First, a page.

1 Year

3 Years

5 Years

10 Years

[]

[]

[]

[]


Risks.  The principal risks of investing in the Latin America Funds are Risk of Tracking Error, Risks of Aggressive Investment Techniques, Leverage Risk, Counterparty Risks, Risk of Non-Diversification, Interest Rate Changes, Adverse Market Conditions, Risks of Investing in Equity Securities, Risks of Investing in Foreign Instruments, Currency Exchange Rates, Risks of Investing in Emerging Markets Instruments, Credit Risk, Concentration Risk, Valuation Time Risk, Geographic Concentration Risk, Correlation Risk (Latin America Bull 3X Shares only), Derivatives, Risks Associated with Depository Receipts (Latin America Bull 3X Shares only), and Special Risks of Exchange-Traded Funds.


Additional risks of investing in the Latin America Bear 3X Shares are Risks of Shorting Instruments and Inverse Correlation Risk.  For more information on the Latin America Funds, including a description of each risk, please refer to the “Principal Risks” section above.


Also, it is important to note that Latin America has generally been characterized by substantial economic instability resulting from, among other things, political unrest, high interest and inflation rates, currency devaluations and government deficits.  The economies of Latin America are heavily dependent on the health of the U.S. economy and, because commodities such as oil and gas, minerals, and metals, represent a significant percentage of the region’s exports, the economies of Latin American countries are sensitive to fluctuations in commodity prices.  The economies of the countries in the region may be impacted by the policies or economic problems of other Latin American countries.  As a result of these factors, an investment in the Latin America Funds may experience significant volatility.


SPECIALTY FUNDS

Commodity Bull 3X Shares

Commodity Bear 3X Shares


Investment Objective.  The Commodity Bull 3X Shares seeks daily investment results, before fees and expenses, of 300% of the price performance of the Morgan Stanley® Commodity Related Equity Index (“Commodity Index”). The Commodity Bear 3X Shares seeks daily investment results, before fees and expenses, of 300% of the inverse (or opposite) of the price performance of the Commodity Index. (Collectively, the Commodity Bull 3X Shares and Commodity Bear 3X Shares are referred to as the “Commodity Funds”).


Principal Investment Strategy.  The Commodity Bull 3X Shares, under normal circumstances, creates long positions by investing at least 80% of its net assets in the equity securities that comprise the Commodity Index.  The Fund will also invest in Financial Instruments that, in combination, provide leveraged and unleveraged exposure to the Commodity Index.  The Commodity Bear 3X Shares does not invest in equity securities.  Under normal circumstances, it creates short positions by investing at least 80% of its net assets in Financial Instruments that, in combination, provide leveraged and unleveraged exposure to the Commodity Index, and the remainder in Money Market Instruments.  On a day-to-day basis, the Commodity Bull 3X Shares also holds Money Market Instruments.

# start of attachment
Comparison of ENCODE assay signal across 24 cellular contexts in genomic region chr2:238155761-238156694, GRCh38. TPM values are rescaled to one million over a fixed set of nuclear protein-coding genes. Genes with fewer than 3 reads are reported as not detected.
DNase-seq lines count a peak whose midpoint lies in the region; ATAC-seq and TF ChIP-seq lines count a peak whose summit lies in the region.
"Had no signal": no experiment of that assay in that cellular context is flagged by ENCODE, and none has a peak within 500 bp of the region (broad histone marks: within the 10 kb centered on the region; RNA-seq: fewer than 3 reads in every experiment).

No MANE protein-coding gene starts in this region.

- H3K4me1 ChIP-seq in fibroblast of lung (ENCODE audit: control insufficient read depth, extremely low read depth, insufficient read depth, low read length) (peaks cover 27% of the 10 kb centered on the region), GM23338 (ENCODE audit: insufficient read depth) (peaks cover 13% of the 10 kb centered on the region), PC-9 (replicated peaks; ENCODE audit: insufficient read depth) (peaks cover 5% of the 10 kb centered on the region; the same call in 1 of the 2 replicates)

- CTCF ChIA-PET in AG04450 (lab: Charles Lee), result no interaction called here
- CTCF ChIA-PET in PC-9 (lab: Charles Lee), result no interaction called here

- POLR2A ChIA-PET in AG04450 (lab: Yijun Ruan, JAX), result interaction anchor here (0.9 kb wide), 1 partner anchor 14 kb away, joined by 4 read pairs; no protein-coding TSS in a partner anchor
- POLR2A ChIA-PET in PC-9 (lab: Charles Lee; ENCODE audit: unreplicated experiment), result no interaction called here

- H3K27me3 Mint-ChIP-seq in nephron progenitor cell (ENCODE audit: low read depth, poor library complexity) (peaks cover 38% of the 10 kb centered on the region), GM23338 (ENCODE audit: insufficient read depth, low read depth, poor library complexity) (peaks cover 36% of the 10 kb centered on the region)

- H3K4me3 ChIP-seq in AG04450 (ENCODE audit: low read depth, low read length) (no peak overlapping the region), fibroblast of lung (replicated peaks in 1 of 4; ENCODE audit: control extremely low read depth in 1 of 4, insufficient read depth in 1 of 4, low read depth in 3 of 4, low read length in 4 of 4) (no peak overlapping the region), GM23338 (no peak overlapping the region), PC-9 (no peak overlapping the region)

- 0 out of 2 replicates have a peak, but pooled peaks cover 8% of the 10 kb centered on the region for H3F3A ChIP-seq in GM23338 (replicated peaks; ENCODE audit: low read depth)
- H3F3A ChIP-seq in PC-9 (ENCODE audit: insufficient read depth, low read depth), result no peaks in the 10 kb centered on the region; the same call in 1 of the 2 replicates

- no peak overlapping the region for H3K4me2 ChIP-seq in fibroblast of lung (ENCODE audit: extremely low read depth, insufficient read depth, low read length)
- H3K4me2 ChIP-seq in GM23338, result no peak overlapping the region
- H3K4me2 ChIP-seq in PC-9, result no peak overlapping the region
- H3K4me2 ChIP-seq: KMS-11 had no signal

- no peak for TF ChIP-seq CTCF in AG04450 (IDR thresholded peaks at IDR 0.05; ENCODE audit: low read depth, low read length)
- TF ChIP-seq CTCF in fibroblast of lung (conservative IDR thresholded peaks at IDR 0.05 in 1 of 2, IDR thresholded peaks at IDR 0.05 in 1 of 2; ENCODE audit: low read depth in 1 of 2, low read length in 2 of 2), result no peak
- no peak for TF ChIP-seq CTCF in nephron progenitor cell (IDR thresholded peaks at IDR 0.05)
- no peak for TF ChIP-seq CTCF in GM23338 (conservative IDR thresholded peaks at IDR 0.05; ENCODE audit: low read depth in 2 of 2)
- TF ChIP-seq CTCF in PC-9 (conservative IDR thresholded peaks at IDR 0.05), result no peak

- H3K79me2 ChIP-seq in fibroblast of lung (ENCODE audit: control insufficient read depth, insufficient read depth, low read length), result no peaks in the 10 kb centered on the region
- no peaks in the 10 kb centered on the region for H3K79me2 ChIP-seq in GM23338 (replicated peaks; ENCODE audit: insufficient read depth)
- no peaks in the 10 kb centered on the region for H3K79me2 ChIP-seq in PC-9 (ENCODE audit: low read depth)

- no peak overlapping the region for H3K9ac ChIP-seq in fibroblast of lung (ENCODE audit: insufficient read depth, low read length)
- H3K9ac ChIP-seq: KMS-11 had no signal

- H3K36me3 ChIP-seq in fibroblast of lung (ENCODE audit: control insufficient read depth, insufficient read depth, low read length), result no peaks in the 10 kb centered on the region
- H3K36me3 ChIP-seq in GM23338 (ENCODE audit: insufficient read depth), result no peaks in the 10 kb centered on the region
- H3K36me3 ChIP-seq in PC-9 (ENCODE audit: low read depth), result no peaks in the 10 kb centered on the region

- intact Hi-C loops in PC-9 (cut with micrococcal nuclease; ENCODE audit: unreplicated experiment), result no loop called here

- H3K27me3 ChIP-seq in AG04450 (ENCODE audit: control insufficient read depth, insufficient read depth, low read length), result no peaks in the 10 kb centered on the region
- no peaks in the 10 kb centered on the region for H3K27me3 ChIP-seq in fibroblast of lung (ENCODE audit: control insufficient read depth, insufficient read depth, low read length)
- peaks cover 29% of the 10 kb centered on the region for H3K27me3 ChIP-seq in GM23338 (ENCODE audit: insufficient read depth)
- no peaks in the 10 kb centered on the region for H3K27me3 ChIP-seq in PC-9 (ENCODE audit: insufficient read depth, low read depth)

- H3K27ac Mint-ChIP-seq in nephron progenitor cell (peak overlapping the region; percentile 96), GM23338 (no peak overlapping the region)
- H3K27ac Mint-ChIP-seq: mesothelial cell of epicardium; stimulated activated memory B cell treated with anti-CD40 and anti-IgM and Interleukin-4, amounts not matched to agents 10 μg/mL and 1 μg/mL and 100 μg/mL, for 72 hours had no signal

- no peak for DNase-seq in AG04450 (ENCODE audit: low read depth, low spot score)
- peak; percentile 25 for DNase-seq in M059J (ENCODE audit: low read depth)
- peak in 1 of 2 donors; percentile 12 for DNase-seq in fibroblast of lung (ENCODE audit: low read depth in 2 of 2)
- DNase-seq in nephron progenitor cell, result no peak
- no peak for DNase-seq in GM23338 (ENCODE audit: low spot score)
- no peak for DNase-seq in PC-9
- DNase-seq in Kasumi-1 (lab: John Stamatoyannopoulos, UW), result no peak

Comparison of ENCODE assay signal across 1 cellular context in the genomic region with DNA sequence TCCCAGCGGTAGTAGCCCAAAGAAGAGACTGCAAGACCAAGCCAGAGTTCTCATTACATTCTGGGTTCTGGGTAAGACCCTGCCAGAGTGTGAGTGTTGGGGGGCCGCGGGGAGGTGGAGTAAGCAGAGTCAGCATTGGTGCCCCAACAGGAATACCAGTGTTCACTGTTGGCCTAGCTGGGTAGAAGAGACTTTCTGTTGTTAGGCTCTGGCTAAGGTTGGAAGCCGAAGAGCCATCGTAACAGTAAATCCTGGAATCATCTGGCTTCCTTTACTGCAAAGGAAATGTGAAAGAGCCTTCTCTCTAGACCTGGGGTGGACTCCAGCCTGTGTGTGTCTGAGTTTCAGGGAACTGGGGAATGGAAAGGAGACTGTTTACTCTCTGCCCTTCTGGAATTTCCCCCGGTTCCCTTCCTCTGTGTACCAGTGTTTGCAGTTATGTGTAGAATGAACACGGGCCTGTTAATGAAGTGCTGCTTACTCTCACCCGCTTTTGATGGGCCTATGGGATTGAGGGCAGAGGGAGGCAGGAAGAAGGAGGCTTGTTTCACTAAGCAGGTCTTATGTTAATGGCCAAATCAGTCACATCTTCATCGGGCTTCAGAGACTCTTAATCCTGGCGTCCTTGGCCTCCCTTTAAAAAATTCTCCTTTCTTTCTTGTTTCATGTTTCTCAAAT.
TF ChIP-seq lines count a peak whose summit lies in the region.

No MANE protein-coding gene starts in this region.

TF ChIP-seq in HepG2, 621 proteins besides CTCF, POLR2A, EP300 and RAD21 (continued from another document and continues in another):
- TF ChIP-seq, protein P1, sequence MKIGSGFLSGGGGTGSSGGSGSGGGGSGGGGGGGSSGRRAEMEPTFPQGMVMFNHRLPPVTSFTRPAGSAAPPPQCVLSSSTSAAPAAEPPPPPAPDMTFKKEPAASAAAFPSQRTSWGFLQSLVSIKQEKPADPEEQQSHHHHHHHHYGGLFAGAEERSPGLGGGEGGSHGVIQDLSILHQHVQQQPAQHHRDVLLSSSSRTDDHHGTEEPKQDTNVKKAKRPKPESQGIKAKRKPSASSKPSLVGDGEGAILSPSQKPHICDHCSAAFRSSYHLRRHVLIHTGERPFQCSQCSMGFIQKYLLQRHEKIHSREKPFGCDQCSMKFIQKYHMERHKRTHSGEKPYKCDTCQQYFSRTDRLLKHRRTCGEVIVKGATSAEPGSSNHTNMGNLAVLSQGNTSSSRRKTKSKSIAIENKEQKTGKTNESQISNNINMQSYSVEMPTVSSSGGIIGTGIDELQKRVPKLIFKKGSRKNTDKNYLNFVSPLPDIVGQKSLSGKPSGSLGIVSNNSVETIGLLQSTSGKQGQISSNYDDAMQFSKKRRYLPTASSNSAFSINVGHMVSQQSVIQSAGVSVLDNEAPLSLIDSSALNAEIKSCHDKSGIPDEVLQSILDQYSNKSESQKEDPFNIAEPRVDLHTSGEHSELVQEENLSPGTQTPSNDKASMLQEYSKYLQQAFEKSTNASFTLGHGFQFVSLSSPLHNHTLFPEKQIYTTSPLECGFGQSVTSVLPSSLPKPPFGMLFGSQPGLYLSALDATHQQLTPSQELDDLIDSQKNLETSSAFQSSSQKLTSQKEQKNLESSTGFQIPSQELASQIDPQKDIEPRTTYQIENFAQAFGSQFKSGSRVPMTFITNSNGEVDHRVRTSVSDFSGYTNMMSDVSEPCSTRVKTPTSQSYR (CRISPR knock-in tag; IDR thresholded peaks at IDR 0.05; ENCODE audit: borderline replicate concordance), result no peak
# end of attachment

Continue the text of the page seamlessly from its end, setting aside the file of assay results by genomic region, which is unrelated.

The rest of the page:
Target Index. The Morgan Stanley® Commodity Related Equity Index is an equal-dollar weighted index of 20 stocks involved in commodity-related industries such as energy, non-ferrous metals, agriculture and forest products.  Morgan Stanley® is not a sponsor of, or in any way affiliated with, the Commodity Funds.


Performance.  The Commodity Funds are newly organized and have not yet commenced operations; therefore, performance information is not yet available.

 

Fees and Expenses.  These tables describe the estimated fees and expenses that you may pay if you buy, hold or sell Creation Units of the Commodity Funds.  Annual fund operating expenses are estimates.  Investors purchasing Shares in the secondary market will not directly pay the shareholder fees shown below, but may be subject to costs (including customary brokerage commissions) charged by their broker.

 

Shareholder Fees(1) (paid directly by Authorized Participants):

Sales charges (loads):

None

Fixed transaction fee per order(2):

[]

Variable transaction fee per Creation Unit(3):

[]

Additional transaction charge if not settled

[]

through the Continuous Net Settlement

System of the National Securities Clearing

Corporation (NSCC)(4)

Annual Operating Expenses(5) (as a percentage of daily assets):